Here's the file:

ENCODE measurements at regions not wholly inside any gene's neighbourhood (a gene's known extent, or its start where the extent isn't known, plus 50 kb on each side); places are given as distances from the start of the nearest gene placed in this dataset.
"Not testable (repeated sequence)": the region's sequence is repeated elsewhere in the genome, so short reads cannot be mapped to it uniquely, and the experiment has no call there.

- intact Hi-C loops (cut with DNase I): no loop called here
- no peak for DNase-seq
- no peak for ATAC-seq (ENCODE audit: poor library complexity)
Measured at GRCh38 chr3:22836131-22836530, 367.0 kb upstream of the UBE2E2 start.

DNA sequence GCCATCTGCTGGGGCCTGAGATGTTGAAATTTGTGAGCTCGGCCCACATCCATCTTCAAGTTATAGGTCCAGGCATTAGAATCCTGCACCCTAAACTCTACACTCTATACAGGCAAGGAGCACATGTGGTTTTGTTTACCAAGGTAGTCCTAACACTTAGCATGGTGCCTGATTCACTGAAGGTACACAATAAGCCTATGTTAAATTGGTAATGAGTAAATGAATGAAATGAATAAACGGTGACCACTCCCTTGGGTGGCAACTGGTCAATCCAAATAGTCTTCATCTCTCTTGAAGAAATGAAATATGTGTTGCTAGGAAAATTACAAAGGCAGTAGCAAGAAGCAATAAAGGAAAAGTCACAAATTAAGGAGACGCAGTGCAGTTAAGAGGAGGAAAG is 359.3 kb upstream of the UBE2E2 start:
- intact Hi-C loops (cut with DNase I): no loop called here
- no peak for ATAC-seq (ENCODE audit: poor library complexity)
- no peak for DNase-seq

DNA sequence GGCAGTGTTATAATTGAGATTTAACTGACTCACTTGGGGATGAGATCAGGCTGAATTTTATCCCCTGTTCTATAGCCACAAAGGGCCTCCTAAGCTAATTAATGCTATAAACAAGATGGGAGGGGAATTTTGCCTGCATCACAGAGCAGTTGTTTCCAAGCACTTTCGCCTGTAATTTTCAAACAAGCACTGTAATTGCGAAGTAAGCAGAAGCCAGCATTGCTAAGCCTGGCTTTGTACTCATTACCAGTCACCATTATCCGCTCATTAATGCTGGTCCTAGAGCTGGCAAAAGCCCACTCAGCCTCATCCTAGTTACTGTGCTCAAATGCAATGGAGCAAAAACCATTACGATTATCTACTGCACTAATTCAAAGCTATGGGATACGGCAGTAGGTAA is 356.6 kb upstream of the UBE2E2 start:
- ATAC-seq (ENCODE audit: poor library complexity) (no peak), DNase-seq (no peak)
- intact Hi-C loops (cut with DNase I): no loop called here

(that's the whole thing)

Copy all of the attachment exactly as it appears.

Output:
ENCODE measurements at regions not wholly inside any gene's neighbourhood (a gene's known extent, or its start where the extent isn't known, plus 50 kb on each side); places are given as distances from the start of the nearest gene placed in this dataset.
"Not testable (repeated sequence)": the region's sequence is repeated elsewhere in the genome, so short reads cannot be mapped to it uniquely, and the experiment has no call there.

- intact Hi-C loops (cut with DNase I): no loop called here
- no peak for DNase-seq
- no peak for ATAC-seq (ENCODE audit: poor library complexity)
Measured at GRCh38 chr3:22836131-22836530, 367.0 kb upstream of the UBE2E2 start.

DNA sequence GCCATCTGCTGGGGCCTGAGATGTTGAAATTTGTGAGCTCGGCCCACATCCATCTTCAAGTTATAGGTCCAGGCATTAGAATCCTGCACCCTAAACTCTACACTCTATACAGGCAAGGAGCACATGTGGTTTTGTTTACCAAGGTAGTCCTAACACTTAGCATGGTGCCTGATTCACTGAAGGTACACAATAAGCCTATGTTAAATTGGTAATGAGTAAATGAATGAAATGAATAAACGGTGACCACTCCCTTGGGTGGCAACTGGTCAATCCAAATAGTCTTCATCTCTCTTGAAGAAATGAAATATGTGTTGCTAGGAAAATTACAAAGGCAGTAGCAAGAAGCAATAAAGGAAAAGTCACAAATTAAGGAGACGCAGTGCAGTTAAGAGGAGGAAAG is 359.3 kb upstream of the UBE2E2 start:
- intact Hi-C loops (cut with DNase I): no loop called here
- no peak for ATAC-seq (ENCODE audit: poor library complexity)
- no peak for DNase-seq

DNA sequence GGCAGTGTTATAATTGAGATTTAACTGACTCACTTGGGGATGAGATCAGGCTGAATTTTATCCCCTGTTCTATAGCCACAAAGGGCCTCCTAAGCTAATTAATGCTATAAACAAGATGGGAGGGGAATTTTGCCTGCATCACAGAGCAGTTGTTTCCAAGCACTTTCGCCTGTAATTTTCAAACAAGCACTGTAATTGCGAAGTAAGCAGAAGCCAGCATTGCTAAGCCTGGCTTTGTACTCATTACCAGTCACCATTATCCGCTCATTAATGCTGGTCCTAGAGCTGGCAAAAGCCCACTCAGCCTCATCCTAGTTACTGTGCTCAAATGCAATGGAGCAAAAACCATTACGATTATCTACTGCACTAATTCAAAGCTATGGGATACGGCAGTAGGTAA is 356.6 kb upstream of the UBE2E2 start:
- ATAC-seq (ENCODE audit: poor library complexity) (no peak), DNase-seq (no peak)
- intact Hi-C loops (cut with DNase I): no loop called here